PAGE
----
Over the course of time, it would be considered its own special breed and highly regarded as a fashion accessory of some sort, a must have ‘item’.

The next decade or so was a blur of missing records, but we do know that the breed was introduced to the United States around the year 1885 in its present state, evolving here and there as the breed got further modernized.

And then, in the year 1898, the breed was officially recognized by the American Kennel Club and logged as it was today, with set breed standards, though experiments still continued to this day in trying to find new coat colors and improving on the breed as a whole.


This diminutive little fellow is known to all as you’ve likely seen at least one in your life.

However, this is what a standard Frenchie is meant to look like:

He should have a nice and toned body covered with a wrinkled coat that’s both soft and loose, but silken in texture and smooth to the touch.

He ought to have a square head with a flattened nose and dark eyes, together with soft, but pointed ears.

And the dog is normally meant to be around 12-13 inches tall and weigh up to 28 pounds.


French Bulldog sitting on sofa

Frenchies are definitely some of the more agreeable dogs. They were raised to be a companion dog breed after all.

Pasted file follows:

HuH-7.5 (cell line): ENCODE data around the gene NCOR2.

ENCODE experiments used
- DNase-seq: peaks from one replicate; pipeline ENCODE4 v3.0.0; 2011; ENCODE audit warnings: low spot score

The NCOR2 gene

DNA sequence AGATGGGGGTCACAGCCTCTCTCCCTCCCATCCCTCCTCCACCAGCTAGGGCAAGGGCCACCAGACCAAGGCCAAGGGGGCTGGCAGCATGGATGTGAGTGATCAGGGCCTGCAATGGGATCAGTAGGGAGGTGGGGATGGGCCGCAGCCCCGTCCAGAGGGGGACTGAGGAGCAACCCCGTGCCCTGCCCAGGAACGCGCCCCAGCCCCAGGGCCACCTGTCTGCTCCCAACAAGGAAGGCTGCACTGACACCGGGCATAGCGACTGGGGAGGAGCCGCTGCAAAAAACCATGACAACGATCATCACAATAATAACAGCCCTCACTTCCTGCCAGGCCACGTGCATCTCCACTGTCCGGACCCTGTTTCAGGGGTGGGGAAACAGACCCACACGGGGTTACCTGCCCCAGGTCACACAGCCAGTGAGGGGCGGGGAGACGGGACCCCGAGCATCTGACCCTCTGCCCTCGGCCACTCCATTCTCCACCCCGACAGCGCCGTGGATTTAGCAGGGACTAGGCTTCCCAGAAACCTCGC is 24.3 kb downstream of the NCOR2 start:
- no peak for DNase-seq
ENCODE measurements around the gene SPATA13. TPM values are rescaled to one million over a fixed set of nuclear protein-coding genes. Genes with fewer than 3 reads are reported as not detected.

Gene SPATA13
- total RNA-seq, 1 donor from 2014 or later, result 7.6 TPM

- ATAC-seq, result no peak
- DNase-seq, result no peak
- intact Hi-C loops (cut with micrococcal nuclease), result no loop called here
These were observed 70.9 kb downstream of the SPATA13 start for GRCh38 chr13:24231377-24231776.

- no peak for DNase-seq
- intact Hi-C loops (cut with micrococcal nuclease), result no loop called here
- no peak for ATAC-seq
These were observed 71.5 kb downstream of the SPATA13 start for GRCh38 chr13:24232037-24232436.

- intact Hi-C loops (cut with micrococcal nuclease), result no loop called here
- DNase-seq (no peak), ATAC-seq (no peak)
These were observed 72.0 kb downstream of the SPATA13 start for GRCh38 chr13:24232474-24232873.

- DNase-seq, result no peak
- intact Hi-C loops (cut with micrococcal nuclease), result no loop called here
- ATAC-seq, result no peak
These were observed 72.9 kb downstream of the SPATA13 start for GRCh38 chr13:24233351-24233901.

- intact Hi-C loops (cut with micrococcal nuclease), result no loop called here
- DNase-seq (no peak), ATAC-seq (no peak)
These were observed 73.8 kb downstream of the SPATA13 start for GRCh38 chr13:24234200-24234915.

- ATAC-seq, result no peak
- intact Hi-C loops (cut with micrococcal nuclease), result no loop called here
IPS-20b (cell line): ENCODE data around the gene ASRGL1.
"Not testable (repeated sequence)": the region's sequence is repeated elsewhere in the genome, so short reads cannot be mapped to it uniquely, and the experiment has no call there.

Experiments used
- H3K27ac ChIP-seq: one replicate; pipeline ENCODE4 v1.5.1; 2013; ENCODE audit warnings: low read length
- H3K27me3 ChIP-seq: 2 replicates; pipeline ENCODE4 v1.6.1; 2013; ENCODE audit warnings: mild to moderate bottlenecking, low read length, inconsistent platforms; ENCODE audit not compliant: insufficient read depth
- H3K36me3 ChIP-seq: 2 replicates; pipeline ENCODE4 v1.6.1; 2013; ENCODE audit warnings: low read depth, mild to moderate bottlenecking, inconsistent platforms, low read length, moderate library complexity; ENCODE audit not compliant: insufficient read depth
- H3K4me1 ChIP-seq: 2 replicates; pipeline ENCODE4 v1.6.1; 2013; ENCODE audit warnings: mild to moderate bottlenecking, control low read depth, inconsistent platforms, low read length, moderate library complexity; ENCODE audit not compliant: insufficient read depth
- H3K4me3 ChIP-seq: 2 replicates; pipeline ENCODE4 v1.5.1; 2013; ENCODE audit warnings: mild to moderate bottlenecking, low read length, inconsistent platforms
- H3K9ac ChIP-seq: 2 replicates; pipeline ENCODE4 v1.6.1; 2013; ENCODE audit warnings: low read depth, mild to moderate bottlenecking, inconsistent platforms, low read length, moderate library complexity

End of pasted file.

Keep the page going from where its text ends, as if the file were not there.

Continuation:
They’re not overly combative when it comes to hanging out with other dogs and are great around kids.

They’re quite playful and are always eager to show their love and affection for any new friends that may come their way.

This friendly nature also makes them real easy to train too in all aspects as they’re quite agreeable.

However, they’re not without their faults either as this overly friendly nature leaves them prone to severe bouts of separation anxiety if they don’t get enough human contact which is why they aren’t recommended for people who can’t devote enough time to them.

Coat Colors

The French Bulldog doesn’t separate itself into two different sub-breeds like the corgi does, so it only has one set of colors to work with, but they’re pretty great options regardless.

The standard color options are as follows:

  • Fawn
  • Fawn & White
  • Fawn Brindle & White
  • Brindle
  • Brindle & White
  • Cream
  • White
  • White & Brindle
  • White & Fawn

Though, if you wanted to delve into some of the colors that aren’t approved by the American Kennel Club, then you have a wider variety of choice with these: